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Time To Look Again At Emerging Markets in 2012?


The flight to safe havens in the latter part of 2011 hurt emerging market equities, but strategists believe it may be time to pick up some devalued emerging market stocks.

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“The emerging markets have got much more ammunition to deal with economic slowdown,” Ewen Cameron Watt, Chief Investment Strategist at BlackRock Investment Institute, told CNBC.

He described China as “the last Keynesian standing” and predicted that its leaders would tackle a slowdown in exports by launching more internal job creation projects rather than helping the euro zone recover.

The MSCI Emerging Markets Index fell by around 20 percent last year as many investors favored developed world companies with an emerging markets focus, rather than companies based in emerging markets such as Brazil, China and India. Cameron Watt believes this will reverse in 2012.

“If you can buy emerging markets equities at 30 percent cheaper, why not do that?” he asked.

Corporate governance is one of the perennial issues facing investors in emerging markets, which often have different standards to the developed world.

2012: Two Different Scenarios

Cameron Watt believes the risks of investing in a country with laxer standards are already factored into emerging market shares at their current levels.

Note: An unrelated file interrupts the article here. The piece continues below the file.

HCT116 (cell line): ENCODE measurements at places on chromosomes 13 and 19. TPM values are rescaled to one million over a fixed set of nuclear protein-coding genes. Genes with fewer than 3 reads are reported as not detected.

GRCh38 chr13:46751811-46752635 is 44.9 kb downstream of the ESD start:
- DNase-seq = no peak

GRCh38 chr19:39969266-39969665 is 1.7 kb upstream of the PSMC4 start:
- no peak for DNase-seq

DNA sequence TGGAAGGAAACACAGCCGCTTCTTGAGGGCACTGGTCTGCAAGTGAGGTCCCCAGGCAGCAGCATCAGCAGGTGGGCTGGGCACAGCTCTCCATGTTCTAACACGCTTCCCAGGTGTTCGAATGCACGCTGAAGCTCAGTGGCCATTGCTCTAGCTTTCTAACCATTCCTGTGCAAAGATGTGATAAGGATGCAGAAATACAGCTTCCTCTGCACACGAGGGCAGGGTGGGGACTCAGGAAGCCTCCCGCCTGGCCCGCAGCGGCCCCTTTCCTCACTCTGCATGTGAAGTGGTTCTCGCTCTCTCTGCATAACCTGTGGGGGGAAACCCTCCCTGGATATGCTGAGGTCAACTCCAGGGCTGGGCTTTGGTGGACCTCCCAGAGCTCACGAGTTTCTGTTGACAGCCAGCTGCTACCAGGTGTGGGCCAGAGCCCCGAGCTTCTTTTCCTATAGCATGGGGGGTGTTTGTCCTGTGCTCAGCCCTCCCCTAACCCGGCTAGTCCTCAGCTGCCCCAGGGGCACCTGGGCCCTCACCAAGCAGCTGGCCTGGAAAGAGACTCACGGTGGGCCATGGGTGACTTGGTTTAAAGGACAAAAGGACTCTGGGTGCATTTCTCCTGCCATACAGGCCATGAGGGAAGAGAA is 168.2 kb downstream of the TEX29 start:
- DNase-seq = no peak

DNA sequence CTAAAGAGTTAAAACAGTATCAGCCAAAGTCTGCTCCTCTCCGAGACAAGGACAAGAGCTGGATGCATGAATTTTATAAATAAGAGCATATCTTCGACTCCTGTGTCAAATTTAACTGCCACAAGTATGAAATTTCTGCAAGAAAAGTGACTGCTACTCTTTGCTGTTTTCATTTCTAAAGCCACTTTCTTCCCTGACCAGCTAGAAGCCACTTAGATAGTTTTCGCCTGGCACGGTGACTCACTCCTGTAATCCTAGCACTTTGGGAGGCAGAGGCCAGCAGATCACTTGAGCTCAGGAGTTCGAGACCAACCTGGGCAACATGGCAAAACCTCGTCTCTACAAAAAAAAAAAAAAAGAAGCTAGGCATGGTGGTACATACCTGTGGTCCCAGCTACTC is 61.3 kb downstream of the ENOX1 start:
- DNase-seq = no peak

Blackrock Investment Institute predicts modest growth for the US in 2012, and thinks Europe will continue to muddle through.

Mark Tinker, Global Portfolio Manager at Axa Framlington, was more cautious about emerging markets and told CNBC he was “not yet sure” if there was sufficient risk premium in the valuation of emerging market equities.

His fund is currently around 50 percent invested in the US, and this is “most likely” to rise.

Expectations for US corporate earnings have risen after several sets of better-than-expected economic data. Cameron Watt believes that they may have risen too far, and that expectations for US corporate earnings are higher than they should be for the first time in 4-5 years.

“We just need some stability, please, then we can return to fundamentals,” Tinker said.

He added that the chance of major policy changes as countries including the US, France and Taiwan undergo elections was a “big concern” for him.

“There’s a lot of politics this year and politics makes policy decisions quite tricky, just at a point where we need very clear policy decision making,” Cameron Watt said.

He described the current situation in the markets as “stagnation.”

“One day risk on, one day risk off – nobody can make sensible decisions with correlations close to one and things zig-zagging,” he said.

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